Opal: Nature's Fireworks
Roman historian Pliny described the beauty of opal as the combination of the beauty of all other gems: "There is in them a softer fire than the ruby, there is the brilliant purple of the amethyst, and the sea green of the emerald- all shining together in incredible union. Some by their splendor rival the colors of the painters, others the flame of burning sulphur or of fire quickened by oil."
Opal was much loved and valued highly by The Romans, who called it opalus. At the same time, opal was also sought in what would become the Americas. The Aztecs mined opal in South and Central America.
Opal was also treasured in the Middle Ages and was called ophthalmios, or eye stone, due to a widespread belief that it was beneficial to eyesight. Blonde women wore opal necklaces to protect their hair from losing its color. Some thought the opal's effect on sight could render the wearer invisible. They were recommended for thieves!
Opal as Muse
Shakespeare found in the opal a symbol of shifting inconstancy, likening play of color to play of mind in one of the most apt uses of gemstone symbolism in literature. In Twelfth Night, he writes: "Now the melancholy God protect thee, and the tailor make thy garments of changeable taffeta, for thy mind is opal."
In the nineteenth century, opal was considered unlucky due to the plot of a popular Sir Walter Scott novel of the time. The heroine of the novel has her life force caught in the beautiful opal she wears in her hair and she dies when the fire in the opal is extinguished.
Queen Victoria loved opals and often gave them as wedding presents. She and her daughters created a fashion for wearing opal. Queen Victoria was one of the first to appreciate opals from an exciting new source: Australia.
Ancient opal came from the mines near Cervenica, Hungary, in what is now Eastern Slovakia, where hundreds of men mined the stone. Ancient opal fanciers never had the chance to see the opal of Australia, where the opal of today was born, which far surpasses the beauty of Hungarian opal in fire and brilliance.
A Gem of Water, Born in the Desert
Gold panners in Australia found the first few pieces of precious opal in 1863. Mines at White Cliffs began producing in 1890.
Only opal with a perfectly aligned grid of silica spheres will show play of color, which is created through diffraction. The size of the spheres determines the wavelengths and therefore the colors seen. The brilliance of the colors is determined by the regularity of the grid.
The strength of the colors seen in opal also depends on the background body color and the transparency of the stone. The body color determines the variety of opal and has a large impact on the value.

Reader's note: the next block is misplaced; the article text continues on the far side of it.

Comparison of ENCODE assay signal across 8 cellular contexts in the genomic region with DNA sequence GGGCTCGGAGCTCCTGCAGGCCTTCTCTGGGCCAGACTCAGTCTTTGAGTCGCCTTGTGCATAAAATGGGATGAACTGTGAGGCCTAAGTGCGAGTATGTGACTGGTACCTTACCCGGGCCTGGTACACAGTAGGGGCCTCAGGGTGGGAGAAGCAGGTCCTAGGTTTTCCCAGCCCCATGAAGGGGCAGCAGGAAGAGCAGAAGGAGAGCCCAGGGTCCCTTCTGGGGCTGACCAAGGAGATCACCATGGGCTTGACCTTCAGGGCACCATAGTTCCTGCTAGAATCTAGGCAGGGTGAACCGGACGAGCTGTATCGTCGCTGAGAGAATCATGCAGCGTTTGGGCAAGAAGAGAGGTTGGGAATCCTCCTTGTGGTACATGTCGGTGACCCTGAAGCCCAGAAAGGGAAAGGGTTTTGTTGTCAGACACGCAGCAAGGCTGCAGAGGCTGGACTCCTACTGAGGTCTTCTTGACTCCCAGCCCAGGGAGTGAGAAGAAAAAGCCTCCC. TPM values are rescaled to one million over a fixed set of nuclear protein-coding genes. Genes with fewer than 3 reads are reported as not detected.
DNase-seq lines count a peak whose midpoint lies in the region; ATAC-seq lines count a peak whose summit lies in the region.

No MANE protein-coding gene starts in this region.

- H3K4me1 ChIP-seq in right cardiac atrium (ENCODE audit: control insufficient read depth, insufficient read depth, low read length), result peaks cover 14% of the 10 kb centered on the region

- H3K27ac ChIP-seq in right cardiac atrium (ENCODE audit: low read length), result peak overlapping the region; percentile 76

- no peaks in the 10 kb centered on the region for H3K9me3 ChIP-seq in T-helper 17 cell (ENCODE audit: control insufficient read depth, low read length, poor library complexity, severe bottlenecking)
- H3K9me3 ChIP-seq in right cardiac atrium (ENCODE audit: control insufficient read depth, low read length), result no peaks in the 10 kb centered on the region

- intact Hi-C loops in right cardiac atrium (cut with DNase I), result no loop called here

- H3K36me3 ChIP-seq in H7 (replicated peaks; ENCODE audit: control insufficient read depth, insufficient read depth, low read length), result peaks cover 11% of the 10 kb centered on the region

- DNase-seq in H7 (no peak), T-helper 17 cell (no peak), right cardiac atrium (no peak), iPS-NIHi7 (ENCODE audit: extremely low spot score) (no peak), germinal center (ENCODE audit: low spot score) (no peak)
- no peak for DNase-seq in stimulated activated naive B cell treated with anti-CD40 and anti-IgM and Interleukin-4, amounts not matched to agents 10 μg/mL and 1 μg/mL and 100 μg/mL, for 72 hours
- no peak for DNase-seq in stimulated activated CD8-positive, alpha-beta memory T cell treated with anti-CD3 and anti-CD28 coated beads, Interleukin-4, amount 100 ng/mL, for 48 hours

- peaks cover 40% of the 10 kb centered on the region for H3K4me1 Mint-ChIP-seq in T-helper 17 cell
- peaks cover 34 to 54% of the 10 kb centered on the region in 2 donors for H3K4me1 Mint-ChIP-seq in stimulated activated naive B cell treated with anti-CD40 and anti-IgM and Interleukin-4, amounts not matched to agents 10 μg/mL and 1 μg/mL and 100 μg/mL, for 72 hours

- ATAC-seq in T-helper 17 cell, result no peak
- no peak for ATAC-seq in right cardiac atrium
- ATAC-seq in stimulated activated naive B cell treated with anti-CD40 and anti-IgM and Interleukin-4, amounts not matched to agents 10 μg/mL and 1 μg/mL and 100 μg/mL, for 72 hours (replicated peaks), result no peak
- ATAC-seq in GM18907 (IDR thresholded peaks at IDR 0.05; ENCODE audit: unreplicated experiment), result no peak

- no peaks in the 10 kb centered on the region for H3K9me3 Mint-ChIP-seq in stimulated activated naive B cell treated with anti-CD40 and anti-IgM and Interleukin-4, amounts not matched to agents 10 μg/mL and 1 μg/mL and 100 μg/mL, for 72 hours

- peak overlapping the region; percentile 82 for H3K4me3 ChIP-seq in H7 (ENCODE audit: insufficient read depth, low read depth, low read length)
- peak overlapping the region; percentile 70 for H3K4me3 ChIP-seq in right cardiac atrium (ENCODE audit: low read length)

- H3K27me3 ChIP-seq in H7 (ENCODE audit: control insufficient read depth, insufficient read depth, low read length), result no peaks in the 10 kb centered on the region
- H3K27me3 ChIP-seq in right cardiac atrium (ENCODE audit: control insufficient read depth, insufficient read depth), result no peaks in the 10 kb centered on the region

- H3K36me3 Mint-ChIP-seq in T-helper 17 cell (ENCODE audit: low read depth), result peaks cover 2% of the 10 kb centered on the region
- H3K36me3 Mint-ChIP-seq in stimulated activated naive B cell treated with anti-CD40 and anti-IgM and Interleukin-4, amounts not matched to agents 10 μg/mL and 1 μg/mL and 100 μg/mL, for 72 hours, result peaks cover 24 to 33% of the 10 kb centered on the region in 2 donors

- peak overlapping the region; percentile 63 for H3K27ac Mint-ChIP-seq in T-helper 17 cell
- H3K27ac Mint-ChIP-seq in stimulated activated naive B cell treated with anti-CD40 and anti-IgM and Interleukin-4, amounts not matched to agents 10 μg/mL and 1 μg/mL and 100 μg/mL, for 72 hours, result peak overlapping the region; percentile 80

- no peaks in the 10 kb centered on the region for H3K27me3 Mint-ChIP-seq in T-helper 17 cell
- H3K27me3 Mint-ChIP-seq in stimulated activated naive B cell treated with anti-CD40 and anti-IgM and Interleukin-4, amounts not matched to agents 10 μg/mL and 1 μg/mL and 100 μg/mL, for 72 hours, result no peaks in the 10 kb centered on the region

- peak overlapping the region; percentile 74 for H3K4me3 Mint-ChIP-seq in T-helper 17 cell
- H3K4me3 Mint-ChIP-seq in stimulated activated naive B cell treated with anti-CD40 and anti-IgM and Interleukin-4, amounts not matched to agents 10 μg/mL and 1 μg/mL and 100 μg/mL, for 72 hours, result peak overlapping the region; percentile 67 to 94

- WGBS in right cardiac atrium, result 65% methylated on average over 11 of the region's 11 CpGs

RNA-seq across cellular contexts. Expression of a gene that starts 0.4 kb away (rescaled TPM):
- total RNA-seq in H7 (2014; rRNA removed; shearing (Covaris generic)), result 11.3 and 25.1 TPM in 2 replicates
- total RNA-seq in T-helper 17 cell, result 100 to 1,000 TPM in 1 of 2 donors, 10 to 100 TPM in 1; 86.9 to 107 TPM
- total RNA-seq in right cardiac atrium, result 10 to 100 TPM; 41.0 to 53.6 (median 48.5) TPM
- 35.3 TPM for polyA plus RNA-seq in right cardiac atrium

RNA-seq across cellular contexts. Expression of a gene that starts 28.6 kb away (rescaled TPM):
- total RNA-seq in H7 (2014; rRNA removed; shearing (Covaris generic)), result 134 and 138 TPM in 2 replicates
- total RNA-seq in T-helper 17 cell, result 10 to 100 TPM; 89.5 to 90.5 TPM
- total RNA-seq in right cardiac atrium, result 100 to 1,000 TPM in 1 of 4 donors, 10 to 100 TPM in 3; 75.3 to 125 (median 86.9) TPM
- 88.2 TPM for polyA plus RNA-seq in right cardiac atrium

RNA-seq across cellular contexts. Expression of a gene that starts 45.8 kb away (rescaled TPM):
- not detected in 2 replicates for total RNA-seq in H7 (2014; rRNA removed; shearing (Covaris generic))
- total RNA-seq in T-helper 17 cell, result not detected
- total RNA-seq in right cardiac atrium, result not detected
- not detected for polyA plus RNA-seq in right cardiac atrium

Black opal, opal with a black to dark gray body color, has the most brilliant colors and is the most valuable. Crystal opal, the next most costly type of opal, is transparent with flashes and is highly valued due to the brilliance of its colors and the fact that many layers of color within the stone can also be seen. White and milky opals tend to have more diffused colors due to the light background color. This is the most affordable type of opal.
Another more unusual type of opal is boulder opal, which has opal with an ironstone host rock matrix which creates a natural dark background to view its fire. There sometimes occur in "splits" a matched pair of opals created when a piece of boulder opal is split is split along the opal vein. These are particularly favored for earring, since they are mirror images of each other.
Choosing an Opal
Black opal is found only in Australia in Lightning Ridge, the most famous opal deposit in the world since it was discovered in 1903, and in Mintabie, which also produces large quantities of light opal.
Another large opal producing area in Australia is Coober Pedy, which produces light opal. The name Coober Pedy is an Aboriginal name meaning "white man in a hole." If you visit Coober Pedy, you will understand how it got its name: many houses - and even a church! - are burrows dug into the ground called dugouts. This type of dwelling is quite practical and cool as temperatures soar in the daytime.
Andamooka is known for producing crystal opal and light opal. Boulder opal is produced in several areas in western Queenland.
In addition to Australia, a small quantity of precious opal is produced in Brazil. Mexico and the state of Oregon in the united State produce a volcanic opal called fire opal. Fire opal is transparent opal ranging in color from colorless to yellow, orange, and red. Sometimes it also shows play of color in addition to its bright orange body color. Low quality opal was recently discovered in Ethiopia.
A green translucent opal that resembles chrysoprase or jade, which is called prase opal, is found in Tanzania, A beautiful blue-green opal is found in Peru in the Andes Mountains. These types of opal do not display play of color.
The hardness of opal ranges from 5.5 to 6.5 on the Mohs scale. It should be protected from heat and strong light, which can dry it out, causing cracks. Ultrasonic cleaners, metal polish, acids, and any strong solvents should be avoided. Exposed corners or points on pear or marquise shape opals may chip if hit while they are being worn. Opal is best set in a protected mounting.